Best Practice Guidance
Human Interaction with Technology in Dementia

target groups: Public contributors

Practical, cognitive & social factors to improve usability of technology for people with dementia

Technologies are increasingly vital in today’s activities in homes and communities. Nevertheless, little attention has been given to the consequences of the increasing complexity and reliance on them, for example, at home, in shops, traffic situations, meaningful activities and health care services. The users’ ability to manage products and services has been largely neglected or taken for granted. People with dementia often do not use the available technology because it does not match their needs and capacities. This section provides recommendations to improve the usability of technology used in daily life, for meaningful activities, in healthcare and in the context of promoting the Social Health of people with dementia.
Social Health Domain 1: Fulfill ones potential and obligations

Use of the E-nabling Digital Co-production Framework is recommended to improve digital Patient and Public Involvement in dementia research


To better understand how digital Patient and Public Involvement (e-PPI) and blended approaches (hybrid digital and face-to-face PPI) in dementia research can be better facilitated, it is recommended to use the E-nabling Digital Co-production framework.

Explanation and Examples

Qualitative research showed that the E-nabling Digital Co-production framework (see Figure 1) is useful for researchers, PPI coordinators and public contributors in advancing understanding of the challenges and opportunities provided by e-PPI and blended (hybrid) approaches. The framework explores preferences and implications of using different modalities of PPI and it can be useful for specific populations and contexts, for example in dementia technology research.

In this context, e-PPI needs to optimise engagement by taking into account participants’ abilities to remember instructions on how to join the e-meeting, their levels of attention and concentration, or the need for explicit cues to the speaker. The level of support must be determined which requires specialised training for facilitators or additional supporters during the meeting.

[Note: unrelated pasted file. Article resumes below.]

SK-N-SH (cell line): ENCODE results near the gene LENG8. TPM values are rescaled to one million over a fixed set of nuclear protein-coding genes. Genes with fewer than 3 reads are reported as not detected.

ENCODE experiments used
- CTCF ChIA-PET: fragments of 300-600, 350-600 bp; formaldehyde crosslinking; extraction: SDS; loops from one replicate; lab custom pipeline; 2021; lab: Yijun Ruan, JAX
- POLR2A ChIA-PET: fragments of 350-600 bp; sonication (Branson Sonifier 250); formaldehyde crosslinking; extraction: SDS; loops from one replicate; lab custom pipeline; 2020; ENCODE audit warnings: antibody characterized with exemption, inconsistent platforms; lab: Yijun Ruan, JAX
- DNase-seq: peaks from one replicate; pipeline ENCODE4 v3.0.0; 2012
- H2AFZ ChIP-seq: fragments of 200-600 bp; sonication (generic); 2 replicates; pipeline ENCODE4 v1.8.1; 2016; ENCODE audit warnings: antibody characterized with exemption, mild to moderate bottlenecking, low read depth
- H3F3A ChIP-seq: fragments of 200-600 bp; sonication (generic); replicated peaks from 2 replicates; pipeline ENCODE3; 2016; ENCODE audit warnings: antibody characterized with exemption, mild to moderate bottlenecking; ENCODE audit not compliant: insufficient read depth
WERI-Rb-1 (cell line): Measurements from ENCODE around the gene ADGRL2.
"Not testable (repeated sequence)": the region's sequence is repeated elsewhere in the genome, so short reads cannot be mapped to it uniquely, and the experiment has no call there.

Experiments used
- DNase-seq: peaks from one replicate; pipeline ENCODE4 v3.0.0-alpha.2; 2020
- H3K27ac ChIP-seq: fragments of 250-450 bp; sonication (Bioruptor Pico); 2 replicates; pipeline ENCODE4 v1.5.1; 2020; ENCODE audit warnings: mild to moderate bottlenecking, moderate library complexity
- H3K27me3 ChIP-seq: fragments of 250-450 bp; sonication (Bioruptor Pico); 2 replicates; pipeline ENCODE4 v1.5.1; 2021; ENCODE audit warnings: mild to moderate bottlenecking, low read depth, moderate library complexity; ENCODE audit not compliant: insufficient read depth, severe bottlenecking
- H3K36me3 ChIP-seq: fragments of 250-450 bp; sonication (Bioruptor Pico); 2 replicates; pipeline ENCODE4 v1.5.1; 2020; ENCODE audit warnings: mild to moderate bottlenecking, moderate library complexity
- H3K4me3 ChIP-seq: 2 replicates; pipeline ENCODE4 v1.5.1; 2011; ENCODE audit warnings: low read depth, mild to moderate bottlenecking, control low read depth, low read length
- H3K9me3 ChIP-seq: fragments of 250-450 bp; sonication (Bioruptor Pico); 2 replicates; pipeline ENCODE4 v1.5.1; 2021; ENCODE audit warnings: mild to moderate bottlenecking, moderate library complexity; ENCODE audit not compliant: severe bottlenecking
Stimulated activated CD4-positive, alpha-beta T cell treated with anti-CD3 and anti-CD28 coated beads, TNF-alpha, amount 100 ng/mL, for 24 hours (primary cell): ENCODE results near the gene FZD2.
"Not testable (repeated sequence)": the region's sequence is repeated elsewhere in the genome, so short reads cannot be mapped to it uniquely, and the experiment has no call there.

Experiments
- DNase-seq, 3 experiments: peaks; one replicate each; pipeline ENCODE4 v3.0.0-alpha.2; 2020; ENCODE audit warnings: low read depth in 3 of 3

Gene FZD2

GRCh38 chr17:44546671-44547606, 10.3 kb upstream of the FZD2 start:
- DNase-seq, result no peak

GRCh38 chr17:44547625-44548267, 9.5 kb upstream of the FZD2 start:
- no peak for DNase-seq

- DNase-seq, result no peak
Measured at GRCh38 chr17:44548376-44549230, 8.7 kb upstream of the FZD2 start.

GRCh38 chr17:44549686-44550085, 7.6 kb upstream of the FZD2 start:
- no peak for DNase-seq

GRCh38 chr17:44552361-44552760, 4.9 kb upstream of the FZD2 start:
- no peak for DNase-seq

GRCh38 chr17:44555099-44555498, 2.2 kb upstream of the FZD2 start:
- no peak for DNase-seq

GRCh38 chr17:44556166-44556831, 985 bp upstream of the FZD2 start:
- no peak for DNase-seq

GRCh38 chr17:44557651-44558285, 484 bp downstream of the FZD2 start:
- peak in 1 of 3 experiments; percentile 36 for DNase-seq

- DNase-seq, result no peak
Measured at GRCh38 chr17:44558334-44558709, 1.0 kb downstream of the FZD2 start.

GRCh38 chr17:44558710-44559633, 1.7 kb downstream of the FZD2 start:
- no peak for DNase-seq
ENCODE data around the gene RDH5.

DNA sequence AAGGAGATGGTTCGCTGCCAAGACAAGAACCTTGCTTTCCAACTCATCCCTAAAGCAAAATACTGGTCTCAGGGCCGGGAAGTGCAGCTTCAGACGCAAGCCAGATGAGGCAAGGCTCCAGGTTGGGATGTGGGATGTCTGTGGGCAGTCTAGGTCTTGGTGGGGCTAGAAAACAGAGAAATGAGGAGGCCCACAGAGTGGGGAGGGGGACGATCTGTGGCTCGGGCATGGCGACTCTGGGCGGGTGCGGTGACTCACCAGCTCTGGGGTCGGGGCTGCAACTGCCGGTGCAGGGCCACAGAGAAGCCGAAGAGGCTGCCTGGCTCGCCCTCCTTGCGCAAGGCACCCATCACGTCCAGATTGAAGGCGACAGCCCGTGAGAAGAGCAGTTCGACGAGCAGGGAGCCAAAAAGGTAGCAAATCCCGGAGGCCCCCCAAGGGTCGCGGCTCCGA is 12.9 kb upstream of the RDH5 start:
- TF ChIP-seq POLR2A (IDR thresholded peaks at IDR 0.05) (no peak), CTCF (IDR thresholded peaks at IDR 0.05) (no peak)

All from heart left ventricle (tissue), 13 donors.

Facilitators should be aware that online meetings may deprive caregivers of respite and support that would be present face-to-face, and may exclude those who live alone or need more support.

Some of the opportunities of e-PPI are related to removing geographical constraints allowing wider participation and saving resources in terms of time, not having to travel to meetings, arrange venues, catering or other coordination such as transporting PPI representatives.

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The application of digital Patient and Public Involvement in dementia research should take into account technological, involvementability, resources and ethical and welfare conditions


Digital Patient and Public Involvement (e-PPI) provides opportunities, for example, in terms of saving time, not having to travel to meetings, and fewer organizational tasks, such as transporting PPI representatives to the meeting venue. However, to optimize digital Patient and Public Involvement (e-PPI) in dementia research, technological, involvement ability, resources and ethical and welfare conditions should be taken into account.

Explanation and Examples

When applying digital PPI in dementia research it is important to consider four key areas of conditions. Taking these areas into account will allow identifying improvements that can be made to e-PPI to make it more effective and efficient, and problems avoided (see also Figure 2):

  1. Technological: refers to constraints, preferences, and opportunities of the used technology.
    Improvements: virtual platforms must be considered as part of the toolkit to perform PPI; hybrid options (digital and face-to-face) must be provided.

  1. Resources: is associated with personal resources such as fatigue or personal resilience; professional resources such as increased demands on conducting PPI online; and other resources such as costs of coproduction platforms, phone credit, printing, software, or budget for more frequent meetings.
    Improvements: make sure additional resources are included such as technical support staff or reimbursements for online meeting costs; face-to-face training could help participants to learn how to use the platform.

  1. Involvementability: refers to requirements that are related to the success of a design task or process. How involvement differs in a digital space or how it can be translated to different populations online.
    Improvements: smaller groups can help prevent attention wandering; limit the number of people on the screen.

  1. Ethical and welfare: describes aspects such as the welfare of public contributors (people with dementia and caregivers), digital exclusion, impact on social communication, data security, etc.
    Improvements: consider the configuration and history of the group when choosing which platform and approach (online, face-to-face or blended) to use; follow-up of public contributors’ welfare

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